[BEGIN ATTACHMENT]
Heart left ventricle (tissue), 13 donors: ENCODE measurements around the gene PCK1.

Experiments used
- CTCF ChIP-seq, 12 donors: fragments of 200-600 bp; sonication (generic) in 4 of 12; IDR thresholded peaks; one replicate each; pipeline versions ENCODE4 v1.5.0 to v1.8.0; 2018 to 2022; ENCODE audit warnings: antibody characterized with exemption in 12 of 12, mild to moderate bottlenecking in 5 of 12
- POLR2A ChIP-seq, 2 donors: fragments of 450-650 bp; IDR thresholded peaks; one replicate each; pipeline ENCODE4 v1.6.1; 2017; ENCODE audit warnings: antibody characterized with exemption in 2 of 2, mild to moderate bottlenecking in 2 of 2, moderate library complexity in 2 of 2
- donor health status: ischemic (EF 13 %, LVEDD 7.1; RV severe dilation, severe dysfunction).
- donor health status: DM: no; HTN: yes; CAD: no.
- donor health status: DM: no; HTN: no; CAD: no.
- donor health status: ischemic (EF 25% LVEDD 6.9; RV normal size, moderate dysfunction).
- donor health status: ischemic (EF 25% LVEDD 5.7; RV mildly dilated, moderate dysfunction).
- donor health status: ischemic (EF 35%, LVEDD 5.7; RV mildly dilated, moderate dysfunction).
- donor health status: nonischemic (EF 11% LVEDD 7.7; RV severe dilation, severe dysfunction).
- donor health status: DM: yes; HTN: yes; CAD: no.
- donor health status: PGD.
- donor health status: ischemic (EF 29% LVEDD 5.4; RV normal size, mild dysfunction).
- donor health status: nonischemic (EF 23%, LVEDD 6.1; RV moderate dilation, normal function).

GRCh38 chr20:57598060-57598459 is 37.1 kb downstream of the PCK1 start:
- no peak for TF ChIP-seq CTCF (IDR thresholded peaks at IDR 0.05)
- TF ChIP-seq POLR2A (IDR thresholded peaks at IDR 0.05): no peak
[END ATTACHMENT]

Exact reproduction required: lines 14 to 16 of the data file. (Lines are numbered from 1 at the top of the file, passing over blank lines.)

- donor health status: ischemic (EF 29% LVEDD 5.4; RV normal size, mild dysfunction).
- donor health status: nonischemic (EF 23%, LVEDD 6.1; RV moderate dilation, normal function).

GRCh38 chr20:57598060-57598459 is 37.1 kb downstream of the PCK1 start: